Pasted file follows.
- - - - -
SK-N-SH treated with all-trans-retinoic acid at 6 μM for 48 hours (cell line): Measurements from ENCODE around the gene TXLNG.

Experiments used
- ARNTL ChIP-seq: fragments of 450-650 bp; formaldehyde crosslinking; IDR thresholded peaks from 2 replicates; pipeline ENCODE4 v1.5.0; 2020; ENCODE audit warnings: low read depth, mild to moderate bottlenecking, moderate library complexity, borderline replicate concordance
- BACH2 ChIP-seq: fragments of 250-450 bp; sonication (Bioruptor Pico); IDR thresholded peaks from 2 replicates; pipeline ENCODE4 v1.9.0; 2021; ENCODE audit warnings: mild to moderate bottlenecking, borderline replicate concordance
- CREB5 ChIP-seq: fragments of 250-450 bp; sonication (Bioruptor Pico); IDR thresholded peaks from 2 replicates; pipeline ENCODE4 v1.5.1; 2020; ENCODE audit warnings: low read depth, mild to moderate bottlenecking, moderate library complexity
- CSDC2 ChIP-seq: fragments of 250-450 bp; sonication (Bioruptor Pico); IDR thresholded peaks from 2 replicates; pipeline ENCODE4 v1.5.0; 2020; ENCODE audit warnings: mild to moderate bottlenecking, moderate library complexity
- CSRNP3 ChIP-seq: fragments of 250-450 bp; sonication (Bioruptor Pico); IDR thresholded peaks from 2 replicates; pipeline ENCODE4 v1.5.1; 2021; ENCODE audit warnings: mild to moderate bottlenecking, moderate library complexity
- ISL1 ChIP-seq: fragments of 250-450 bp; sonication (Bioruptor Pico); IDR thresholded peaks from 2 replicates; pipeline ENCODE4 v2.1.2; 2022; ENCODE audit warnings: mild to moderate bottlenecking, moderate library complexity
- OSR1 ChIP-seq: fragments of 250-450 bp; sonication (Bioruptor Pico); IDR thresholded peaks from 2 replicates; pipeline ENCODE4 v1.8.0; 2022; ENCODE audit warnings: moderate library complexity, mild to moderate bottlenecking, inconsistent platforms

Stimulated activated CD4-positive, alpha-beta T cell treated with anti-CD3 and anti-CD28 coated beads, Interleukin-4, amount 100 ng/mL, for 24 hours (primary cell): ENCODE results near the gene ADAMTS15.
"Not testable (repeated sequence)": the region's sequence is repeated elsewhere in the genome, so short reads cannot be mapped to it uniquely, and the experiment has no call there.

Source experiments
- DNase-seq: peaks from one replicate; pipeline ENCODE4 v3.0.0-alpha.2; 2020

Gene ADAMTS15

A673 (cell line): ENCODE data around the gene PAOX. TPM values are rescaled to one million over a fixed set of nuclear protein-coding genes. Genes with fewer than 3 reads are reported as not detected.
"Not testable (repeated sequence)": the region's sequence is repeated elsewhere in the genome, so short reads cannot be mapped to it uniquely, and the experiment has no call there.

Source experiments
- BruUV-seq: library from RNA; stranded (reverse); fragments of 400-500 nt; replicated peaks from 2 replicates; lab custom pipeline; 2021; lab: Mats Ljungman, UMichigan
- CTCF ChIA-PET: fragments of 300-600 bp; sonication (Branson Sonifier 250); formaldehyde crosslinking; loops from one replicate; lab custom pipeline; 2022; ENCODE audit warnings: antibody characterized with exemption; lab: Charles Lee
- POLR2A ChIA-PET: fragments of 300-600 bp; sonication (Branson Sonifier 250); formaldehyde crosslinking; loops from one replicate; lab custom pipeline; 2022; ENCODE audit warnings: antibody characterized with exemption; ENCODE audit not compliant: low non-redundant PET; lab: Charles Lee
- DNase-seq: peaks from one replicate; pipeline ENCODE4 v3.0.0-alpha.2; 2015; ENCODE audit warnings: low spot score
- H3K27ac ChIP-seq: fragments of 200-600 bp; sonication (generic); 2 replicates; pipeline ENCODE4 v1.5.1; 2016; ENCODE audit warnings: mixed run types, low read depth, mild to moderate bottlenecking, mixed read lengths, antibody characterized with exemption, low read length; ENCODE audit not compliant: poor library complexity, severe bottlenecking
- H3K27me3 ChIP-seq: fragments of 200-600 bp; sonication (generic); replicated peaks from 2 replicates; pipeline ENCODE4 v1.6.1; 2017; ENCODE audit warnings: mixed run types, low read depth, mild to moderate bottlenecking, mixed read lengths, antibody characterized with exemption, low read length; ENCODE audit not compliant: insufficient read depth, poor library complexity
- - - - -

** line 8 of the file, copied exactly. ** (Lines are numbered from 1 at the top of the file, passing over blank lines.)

- ISL1 ChIP-seq: fragments of 250-450 bp; sonication (Bioruptor Pico); IDR thresholded peaks from 2 replicates; pipeline ENCODE4 v2.1.2; 2022; ENCODE audit warnings: mild to moderate bottlenecking, moderate library complexity